Back in June of 2019, I wrote about the oldest pro-life organization in the state, North Dakota Right to Life (NDRL), and its current Executive Director Medora Nagle. Ms. Nagle had posted a remark on Facebook about swerving to hit any future motorcyclist who might pass between her and any other vehicle. You can see the post below.
At the time, I posed the question of whether Nagle can be trusted to effectively lead with gaffe’s like this? For us, it really became a question of credibility in leading a pro-life organization “dedicated to protecting the lives of every human life from fertilization to natural death.”
Unfortunately, it appears Nagle isn’t the only one on the NDRL Executive Committee with leadership issues.
Last Thursday, long-time member and President of NDRL, Gary Artz, resigned over a grievance filed by Nagle. Apparently there’s been an ongoing dispute over — wait for it — a Christmas card. I’m not joking. Artz took issue with a Christmas card in which he felt Nagle showed cleavage. He even returned it to her with a note expressing his disappointment— something she obviously didn’t take very well. The card in question can be seen below. I’ll let you judge for yourself how scandalous it is.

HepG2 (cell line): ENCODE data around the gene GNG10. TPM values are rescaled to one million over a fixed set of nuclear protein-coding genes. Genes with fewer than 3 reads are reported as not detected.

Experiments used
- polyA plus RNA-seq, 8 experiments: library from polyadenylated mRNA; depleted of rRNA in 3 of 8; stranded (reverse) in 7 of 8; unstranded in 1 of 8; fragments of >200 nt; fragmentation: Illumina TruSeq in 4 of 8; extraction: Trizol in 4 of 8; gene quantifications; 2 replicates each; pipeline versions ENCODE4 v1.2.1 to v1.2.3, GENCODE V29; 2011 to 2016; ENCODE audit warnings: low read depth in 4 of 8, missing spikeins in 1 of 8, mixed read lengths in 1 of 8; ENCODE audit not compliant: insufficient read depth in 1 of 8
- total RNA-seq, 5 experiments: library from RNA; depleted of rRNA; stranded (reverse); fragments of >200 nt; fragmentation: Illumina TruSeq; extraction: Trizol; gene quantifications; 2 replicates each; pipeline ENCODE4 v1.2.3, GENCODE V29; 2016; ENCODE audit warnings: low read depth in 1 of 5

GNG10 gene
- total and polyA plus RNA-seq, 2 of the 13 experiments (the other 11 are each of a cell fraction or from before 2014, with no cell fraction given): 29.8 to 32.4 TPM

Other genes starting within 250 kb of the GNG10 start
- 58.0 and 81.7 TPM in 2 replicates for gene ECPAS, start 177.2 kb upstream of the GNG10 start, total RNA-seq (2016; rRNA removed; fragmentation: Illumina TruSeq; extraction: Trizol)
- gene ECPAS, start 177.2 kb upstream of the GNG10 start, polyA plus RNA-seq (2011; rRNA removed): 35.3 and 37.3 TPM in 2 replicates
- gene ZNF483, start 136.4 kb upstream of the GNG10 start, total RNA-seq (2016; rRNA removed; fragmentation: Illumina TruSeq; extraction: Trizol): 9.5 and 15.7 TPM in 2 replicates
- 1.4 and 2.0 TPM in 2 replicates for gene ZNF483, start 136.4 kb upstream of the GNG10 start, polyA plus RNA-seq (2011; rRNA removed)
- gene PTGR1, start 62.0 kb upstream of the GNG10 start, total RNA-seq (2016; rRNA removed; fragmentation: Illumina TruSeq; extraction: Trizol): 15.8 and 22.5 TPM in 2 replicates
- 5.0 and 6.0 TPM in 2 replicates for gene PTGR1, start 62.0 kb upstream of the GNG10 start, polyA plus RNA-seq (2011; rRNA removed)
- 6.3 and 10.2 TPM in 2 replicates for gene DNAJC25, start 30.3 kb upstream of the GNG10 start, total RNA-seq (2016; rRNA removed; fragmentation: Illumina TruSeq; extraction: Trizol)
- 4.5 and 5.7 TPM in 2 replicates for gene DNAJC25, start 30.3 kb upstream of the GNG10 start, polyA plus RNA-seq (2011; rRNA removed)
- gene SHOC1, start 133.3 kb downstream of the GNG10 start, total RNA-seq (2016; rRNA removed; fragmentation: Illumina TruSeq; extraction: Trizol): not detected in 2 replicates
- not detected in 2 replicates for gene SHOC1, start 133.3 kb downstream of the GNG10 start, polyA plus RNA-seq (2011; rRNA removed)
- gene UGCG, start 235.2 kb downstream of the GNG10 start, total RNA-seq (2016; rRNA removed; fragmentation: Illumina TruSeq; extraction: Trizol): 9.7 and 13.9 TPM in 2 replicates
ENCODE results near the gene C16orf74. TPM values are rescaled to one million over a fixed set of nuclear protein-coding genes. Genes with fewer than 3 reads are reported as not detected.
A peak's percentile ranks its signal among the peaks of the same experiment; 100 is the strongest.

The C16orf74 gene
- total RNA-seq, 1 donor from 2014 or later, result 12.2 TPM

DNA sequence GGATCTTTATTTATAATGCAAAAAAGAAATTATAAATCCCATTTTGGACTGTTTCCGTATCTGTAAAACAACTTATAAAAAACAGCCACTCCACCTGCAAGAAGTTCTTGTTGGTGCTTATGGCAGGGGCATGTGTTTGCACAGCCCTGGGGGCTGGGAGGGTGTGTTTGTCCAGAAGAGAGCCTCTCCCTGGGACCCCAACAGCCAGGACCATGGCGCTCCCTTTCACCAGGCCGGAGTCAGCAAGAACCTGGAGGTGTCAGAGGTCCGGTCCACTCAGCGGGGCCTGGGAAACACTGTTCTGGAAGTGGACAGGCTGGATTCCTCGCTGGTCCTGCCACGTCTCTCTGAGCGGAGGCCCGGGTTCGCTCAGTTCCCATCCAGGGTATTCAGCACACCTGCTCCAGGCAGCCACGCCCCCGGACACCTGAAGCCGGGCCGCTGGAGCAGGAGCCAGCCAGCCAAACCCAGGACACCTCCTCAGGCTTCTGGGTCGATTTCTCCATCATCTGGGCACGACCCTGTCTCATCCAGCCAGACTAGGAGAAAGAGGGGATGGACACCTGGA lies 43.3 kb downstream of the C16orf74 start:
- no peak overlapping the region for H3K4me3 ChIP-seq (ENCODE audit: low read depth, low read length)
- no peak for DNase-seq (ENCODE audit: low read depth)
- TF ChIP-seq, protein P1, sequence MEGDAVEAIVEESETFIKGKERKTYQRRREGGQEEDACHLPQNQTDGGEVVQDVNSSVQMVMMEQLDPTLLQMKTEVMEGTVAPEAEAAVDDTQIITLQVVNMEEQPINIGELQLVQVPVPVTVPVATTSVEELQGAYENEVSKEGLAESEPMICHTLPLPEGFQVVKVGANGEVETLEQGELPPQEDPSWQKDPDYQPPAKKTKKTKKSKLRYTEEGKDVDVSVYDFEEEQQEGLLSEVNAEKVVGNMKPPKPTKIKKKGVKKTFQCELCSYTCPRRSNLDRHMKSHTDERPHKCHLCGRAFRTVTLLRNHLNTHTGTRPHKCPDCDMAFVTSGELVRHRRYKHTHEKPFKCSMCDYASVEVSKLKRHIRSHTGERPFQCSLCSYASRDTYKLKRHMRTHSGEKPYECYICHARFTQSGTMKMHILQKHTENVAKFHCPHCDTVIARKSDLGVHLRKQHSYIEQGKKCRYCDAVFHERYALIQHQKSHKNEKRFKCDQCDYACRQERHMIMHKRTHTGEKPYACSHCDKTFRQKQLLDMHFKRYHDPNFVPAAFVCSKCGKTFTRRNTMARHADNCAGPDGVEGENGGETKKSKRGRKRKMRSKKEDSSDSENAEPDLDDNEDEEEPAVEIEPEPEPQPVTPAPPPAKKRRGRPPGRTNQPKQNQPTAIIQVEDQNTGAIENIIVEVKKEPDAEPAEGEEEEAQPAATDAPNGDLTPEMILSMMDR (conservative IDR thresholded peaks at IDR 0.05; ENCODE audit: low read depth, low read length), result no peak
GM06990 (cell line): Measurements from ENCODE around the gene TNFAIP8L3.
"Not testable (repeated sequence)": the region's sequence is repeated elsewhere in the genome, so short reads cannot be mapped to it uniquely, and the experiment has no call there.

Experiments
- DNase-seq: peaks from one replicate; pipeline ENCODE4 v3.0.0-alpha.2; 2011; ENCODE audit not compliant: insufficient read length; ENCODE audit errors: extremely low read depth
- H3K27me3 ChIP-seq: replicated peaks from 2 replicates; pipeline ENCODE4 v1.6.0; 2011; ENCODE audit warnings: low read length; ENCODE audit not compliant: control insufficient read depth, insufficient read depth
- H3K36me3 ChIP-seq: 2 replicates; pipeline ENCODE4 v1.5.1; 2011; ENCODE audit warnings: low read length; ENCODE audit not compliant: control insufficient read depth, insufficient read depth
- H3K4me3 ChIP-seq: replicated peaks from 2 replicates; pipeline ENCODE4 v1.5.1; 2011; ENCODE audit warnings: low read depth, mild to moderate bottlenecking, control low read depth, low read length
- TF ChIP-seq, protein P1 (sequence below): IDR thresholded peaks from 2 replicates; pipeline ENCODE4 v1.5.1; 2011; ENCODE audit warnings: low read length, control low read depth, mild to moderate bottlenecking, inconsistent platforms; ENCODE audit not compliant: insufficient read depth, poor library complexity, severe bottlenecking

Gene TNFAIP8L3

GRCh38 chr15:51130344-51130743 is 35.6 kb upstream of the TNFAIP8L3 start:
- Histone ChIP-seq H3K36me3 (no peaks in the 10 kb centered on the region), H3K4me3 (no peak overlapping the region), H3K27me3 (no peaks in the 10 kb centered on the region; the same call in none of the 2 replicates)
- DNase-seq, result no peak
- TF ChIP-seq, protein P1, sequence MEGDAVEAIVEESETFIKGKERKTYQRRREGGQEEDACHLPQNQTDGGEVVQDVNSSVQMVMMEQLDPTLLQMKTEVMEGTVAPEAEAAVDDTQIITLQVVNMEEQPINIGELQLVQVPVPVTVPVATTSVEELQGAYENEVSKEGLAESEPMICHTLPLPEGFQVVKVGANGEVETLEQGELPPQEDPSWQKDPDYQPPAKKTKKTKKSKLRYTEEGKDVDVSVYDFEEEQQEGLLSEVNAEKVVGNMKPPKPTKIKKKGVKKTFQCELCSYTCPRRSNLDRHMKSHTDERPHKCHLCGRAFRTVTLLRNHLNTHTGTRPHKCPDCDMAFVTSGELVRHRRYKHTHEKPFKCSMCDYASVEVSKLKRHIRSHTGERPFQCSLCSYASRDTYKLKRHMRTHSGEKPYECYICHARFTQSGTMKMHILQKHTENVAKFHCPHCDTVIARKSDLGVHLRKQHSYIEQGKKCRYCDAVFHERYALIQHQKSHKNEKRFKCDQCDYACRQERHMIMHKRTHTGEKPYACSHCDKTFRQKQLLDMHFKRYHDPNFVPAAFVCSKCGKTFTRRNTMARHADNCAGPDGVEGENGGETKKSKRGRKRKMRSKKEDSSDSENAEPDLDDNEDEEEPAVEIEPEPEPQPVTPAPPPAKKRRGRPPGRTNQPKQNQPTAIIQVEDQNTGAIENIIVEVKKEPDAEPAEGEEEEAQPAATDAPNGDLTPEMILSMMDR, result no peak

What ensued was tenured members of the Executive Committee volleying scathing letters back and forth with Artz during the month of January. Oddly enough, January is also the month organizations like NDRL are supposed to be gearing up for the annual March For Life.
In addition, these same members of the Executive Committee are also alleged to have requested a secret meeting without President Artz’s knowledge— in hopes of forcing his resignation. It really became quite the debacle.
You can obviously determine for yourself where you stand on the squabbling. But this I know— Infighting cripples the effectiveness of organizations.
As the internal battles wage on at NDRL, innocent, voiceless human beings are losing their lives. These so-called “leaders” have seemingly lost focus of why they came together in the first place.
Note: Letters of communication between members of the Executive Committee are embedded at the end of this article.
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